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Does it even make sense to see the anti-dictatorial movements that have swept Eastern Europe and Southern and Latin America in recent decades as expressions of lawless power? Similarly, Schmitt's numerous writings accurately diagnose the extreme interpretative ambiguity of international law, and sometimes perceptively describe how great powers—especially the United States—manipulate pliable legal norms to serve imperialist purposes.

For example, he was right to worry about the tendency of liberal states to employ humanitarian rhetoric on behalf of foreign policy goals of dubious humanitarian character. Unfortunately, Schmitt goes on to exclude categorically the possibility of a cosmopolitan system of law where humanitarianism might finally amount to something more than great-power propaganda. To his credit, Schmitt presciently grasped that the development of state intervention in the capitalist economy inevitably transforms the legal system by generating open-ended norms, vague delegations of authority to administrative agencies, and heightened bureaucratic and judicial discretion.

And he understood the conflicts between these legal trends and traditional liberal notions of the law, and the ways in which these conflicts create endless invitations for the unbridled exercise of power. Instead of considering how we might make sure that the interventionist state maintains fidelity to the indispensable attainments of liberal legality, however, Schmitt simply considered these trends to be evidence for the superiority of a right-wing dictatorship free of legal restraint.

In a similar vein, Schmitt properly emphasized the dangers to liberal democracy of its surprisingly widespread reliance on exceptional and emergency law to resolve political and economic difficulties.

We're Social

Most Americans are unaware of the extensive role in our own legal system of emergency legal devices. Yet it was a group of liberal US Senators, not Carl Schmitt, who pointed out in that the United States recently had "[on] the books at least significant emergency statutes without time limitations delegating to the Executive extensive discretionary powers, ordinarily exercised by the Legislature, which affect the lives of American citizens in a host of all-encompassing ways.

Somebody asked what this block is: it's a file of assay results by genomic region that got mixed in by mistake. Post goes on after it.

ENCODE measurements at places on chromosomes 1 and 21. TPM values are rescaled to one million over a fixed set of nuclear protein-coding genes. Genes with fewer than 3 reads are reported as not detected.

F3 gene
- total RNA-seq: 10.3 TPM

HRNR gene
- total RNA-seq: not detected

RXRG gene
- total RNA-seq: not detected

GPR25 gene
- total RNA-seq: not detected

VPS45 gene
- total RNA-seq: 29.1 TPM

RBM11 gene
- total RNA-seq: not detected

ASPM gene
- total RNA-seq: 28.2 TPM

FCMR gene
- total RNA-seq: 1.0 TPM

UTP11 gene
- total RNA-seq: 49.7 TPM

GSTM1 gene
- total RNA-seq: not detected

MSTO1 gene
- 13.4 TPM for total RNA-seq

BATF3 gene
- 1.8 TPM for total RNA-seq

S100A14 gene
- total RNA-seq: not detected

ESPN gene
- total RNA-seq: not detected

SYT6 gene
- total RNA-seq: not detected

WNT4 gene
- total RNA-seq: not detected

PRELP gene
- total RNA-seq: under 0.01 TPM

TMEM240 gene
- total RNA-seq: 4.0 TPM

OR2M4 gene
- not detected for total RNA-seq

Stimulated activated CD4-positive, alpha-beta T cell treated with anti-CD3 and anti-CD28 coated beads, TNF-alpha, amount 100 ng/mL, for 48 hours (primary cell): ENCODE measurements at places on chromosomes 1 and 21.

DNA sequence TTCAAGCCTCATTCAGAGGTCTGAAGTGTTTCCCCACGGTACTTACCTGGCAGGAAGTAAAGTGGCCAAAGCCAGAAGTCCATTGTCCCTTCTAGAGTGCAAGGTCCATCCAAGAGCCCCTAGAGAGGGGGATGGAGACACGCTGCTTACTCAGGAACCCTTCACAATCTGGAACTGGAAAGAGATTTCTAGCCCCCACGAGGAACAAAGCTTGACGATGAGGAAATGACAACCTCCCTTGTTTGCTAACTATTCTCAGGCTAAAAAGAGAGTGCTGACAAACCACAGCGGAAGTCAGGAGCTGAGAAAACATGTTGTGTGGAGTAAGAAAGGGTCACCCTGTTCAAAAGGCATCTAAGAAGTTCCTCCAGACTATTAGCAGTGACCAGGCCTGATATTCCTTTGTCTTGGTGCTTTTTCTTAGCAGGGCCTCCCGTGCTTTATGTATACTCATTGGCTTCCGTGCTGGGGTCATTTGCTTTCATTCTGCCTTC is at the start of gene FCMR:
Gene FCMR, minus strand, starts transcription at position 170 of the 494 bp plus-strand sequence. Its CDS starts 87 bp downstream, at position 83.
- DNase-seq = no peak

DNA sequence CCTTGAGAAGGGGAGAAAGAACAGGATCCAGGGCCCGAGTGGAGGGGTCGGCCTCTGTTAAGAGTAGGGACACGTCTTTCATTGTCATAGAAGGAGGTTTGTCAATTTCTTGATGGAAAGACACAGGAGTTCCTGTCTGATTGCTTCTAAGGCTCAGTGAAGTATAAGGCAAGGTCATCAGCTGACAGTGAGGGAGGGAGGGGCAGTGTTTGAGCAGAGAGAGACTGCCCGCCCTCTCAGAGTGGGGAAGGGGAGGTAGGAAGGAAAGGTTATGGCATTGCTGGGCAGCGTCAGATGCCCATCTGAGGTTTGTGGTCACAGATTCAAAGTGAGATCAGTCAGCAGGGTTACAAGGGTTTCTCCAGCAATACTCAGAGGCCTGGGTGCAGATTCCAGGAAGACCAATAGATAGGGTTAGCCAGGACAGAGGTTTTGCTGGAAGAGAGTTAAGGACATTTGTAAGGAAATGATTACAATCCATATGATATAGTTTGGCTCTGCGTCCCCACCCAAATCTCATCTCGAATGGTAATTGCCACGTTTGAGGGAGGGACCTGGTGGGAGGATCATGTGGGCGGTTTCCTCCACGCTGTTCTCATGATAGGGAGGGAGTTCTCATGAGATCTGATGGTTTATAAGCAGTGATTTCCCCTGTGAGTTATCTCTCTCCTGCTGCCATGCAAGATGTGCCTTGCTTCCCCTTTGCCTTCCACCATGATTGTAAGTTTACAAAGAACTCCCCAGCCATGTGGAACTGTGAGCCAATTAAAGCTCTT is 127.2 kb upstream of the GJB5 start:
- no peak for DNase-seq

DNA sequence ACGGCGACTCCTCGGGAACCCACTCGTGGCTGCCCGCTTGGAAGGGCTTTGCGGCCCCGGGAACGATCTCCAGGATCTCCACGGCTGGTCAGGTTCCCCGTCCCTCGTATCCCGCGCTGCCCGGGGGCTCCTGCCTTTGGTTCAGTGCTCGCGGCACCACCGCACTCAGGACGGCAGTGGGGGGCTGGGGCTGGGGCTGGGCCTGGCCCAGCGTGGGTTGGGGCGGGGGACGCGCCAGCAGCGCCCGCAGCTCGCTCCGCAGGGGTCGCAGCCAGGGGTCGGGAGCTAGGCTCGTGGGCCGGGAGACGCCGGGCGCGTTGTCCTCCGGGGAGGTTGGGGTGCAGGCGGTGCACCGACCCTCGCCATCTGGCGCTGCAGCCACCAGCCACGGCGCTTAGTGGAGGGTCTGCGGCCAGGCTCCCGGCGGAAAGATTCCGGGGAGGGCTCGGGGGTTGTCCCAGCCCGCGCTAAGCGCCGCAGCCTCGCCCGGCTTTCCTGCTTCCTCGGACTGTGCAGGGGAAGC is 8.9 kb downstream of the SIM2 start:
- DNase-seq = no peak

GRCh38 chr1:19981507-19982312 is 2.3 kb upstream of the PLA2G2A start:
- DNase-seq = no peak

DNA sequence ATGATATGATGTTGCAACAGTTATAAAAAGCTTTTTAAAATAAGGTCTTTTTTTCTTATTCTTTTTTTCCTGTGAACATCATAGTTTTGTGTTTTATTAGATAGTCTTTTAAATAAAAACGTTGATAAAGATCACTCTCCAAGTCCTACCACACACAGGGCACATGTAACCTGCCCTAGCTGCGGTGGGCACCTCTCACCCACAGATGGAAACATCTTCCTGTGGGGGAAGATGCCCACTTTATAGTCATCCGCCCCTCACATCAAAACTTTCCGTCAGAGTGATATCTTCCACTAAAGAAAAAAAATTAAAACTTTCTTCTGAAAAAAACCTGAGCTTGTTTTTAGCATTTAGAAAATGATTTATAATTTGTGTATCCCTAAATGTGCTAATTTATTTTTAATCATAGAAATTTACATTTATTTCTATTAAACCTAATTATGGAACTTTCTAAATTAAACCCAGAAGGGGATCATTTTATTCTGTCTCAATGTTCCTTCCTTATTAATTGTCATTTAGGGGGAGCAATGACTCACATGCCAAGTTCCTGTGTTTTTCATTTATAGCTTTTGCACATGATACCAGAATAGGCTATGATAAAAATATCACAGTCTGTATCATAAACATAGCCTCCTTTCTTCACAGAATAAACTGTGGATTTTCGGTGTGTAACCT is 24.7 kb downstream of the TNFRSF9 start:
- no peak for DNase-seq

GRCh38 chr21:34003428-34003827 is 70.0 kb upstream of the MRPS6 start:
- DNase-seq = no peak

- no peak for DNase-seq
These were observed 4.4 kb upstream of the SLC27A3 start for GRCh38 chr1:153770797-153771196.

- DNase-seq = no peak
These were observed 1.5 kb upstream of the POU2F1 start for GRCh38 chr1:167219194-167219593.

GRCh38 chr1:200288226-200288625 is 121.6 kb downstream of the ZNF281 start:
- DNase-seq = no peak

Taken together, these powers confer enough authority to rule this country without reference to normal constitutional processes. Enemy of our Enemy? The book provides an instructive overview of Schmitt's career, and usefully highlights those facets of Schmitt's thinking that anticipate present-day left-wing political and intellectual concerns. Balakrishnan also considers Schmitt's skepticism about the prospects for legal restraints on the exercise of political power a refreshing corrective to contemporary liberalism.

And he suggests that Schmitt's critique of liberal constitutionalism contains a radical-democratic kernel that might prove useful to political thinkers on the left—in particular because of Schmitt's idea that popular power is more basic than the constitution. In contrast to these economic libertarians, Schmitt considered far-reaching state economic intervention desirable given capitalism's intrinsic instability, and he devoted significant attention to questions of regulatory law. This dialogue gave Schmitt's thinking a complexity lacking in those conservatives who have never had to grapple seriously with the ideas of their opponents.

Balakrishnan acknowledges Schmitt's intellectual achievements without succumbing to crude apologetics. He documents Schmitt's relatively far-reaching enthusiasm for National Socialism throughout the s and '40s, as well as the depth of his animosity towards the Federal Republic and American hegemony in postwar Western Europe. Balakrishnan should have said more about the integral role played by anti-Semitism in Schmitt's Nazi-era interlude, but at least his anti-Semitism is considered a serious matter requiring interpretation—many of Schmitt's other admirers have simply soft-pedaled it.

Those conversant with the complexities of European intellectual life in the interwar years are likely to be less surprised and not so impressed by Schmitt's tendency to borrow, often opportunistically, from his intellectual opponents on the left. Fascist thinking was notoriously a hodgepodge, and Schmitt was hardly the only thinker on the right to agree with Marxists that the days of classical free-market capitalism had already come to a close. Mesmerized by the conceptual twists and turns of his object'scomplicated intellectual development, Balakrishnan tends to underestimate the depth and overall consistency of Schmitt's hostility to the Weimar Republic.

He is probably right to be skeptical of the idea that Schmitt's embrace of Nazism was more or less inevitable. Yet Balakrishnan occasionally goes to the other extreme, and downplays Schmitt's life-long hostility to liberal democracy. Schmitt's anti-liberalism and hostility to global free-market capitalism occasionally seem remarkably reminiscent of contemporary radicalism. But this overlap probably says more about the hegemony of liberalism in the United States than it does about Schmitt's intellectual originality. Not surprisingly, left- and right-wing critiques of American imperialism share points of convergence.

The more decisive matter remains where and why they differ.

The Aporias of Carl Schmitt